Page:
New study in The New England Journal of Medicine finds impressive evidence that weekly semaglutide injections produce clinically significant weight loss as well as many other benefits, approaching the improvements seen with weight loss surgery. Not a definitive answer to obesity, but a very encouraging step in the right direction. Science works.… read more "A New Medication to Combat Obesity"
The human body is clearly not the product of an intelligent designer. Its many flaws tell the fascinating story of evolution’s accidents and constraints. In his new book Human Errors: A Panorama of Our Glitches, from Pointless Bones to Broken Genes, Nathan Lents, a professor of biology at John Jay… read more "Human Flaws Demonstrate Evolution, Not Intelligent Design"
Gary Taubes writes that sugar is the cause of obesity and most chronic diseases. He makes a good case for the prosecution, but he doesn’t convict. Gary Taubes is a journalist on a crusade. In two earlier books, Good Calories, Bad Calories and Why We Get Fat: And What to Do About It,… read more "Gary Taubes and the Case Against Sugar"
The 2014 film Fed Up is an advocacy documentary. Its message: There is a worldwide epidemic of obesity. It is endangering our children. Increased sugar consumption is responsible. The food industry is responsible for our increased sugar consumption because it puts hidden sugar in processed foods, bombards us with advertising, favors profits… read more "Does the Movie Fed Up Make Sense?"
Gary Taubes has written two books explaining why people get fat and why a low-carb diet is the solution to preventing and treating obesity. He didn’t like what I had to say about his books on this blog back in 2011. I was not the only one to criticize. Another reviewer accused him of “abandon[ing] journalistic… read more "Gary Taubes and the Cause of Obesity"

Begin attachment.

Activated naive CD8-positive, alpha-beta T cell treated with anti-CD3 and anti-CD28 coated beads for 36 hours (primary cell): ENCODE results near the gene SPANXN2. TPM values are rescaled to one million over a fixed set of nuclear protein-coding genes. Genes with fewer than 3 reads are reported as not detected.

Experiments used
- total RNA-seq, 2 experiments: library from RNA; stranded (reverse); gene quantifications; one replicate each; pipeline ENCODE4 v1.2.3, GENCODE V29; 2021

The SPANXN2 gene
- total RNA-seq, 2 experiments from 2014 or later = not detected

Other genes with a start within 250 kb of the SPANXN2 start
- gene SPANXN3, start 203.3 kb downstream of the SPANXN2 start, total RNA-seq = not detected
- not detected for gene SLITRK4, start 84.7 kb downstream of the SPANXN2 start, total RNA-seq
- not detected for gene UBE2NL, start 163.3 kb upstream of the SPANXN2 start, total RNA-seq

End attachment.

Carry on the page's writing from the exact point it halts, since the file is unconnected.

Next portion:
In the past I have criticized evolutionary medicine for its tendency to rely on unverifiable “Just-So Stories,” but a new book has helped me appreciate what the best kind of evolutionary thinking can contribute to our understanding of medicine. Doves, Diplomats, and Diabetes: A Darwinian Interpretation of Type 2 Diabetes and Related… read more "Doves, Diplomats, and Diabetes"
Being fat is bad except when it’s good. It’s called “the obesity paradox.” (No, that isn’t a mis-spelling for “two physicians who treat fat people.”) The adverse health effects of obesity are well established, but there are exceptions. Obesity appears to confer an advantage in certain subgroups with conditions… read more "The Obesity Paradox"
A number of buzz-words appear repeatedly in health claims, such as natural, antioxidants, organic, and inflammation. Inflammation has been implicated in a number of chronic diseases, including diabetes, Parkinson’s, rheumatoid arthritis, allergies, atherosclerosis, and even cancer. Inflammation has been demonized, and is usually thought of as a bad thing. But… read more "Inflammation: Both Friend and Foe"
I recently received an e-mail from a high school science department head who is teaching a unit on nutritional science. He asked for my opinion of a YouTube video of a lecture advocating a high saturated fat diet. The speaker is Donald W. Miller, Jr., M.D., a cardiothoracic surgeon at… read more "Eat Fat, Get Thin?"
Journalist Gary Taubes created a stir in 2007 with his impressive but daunting 640-page tome Good Calories, Bad Calories. Now he has written a shorter, more accessible book Why We Get Fat: And What to Do About It to take his message to a wider audience. His basic thesis is… read more "Why We Get Fat"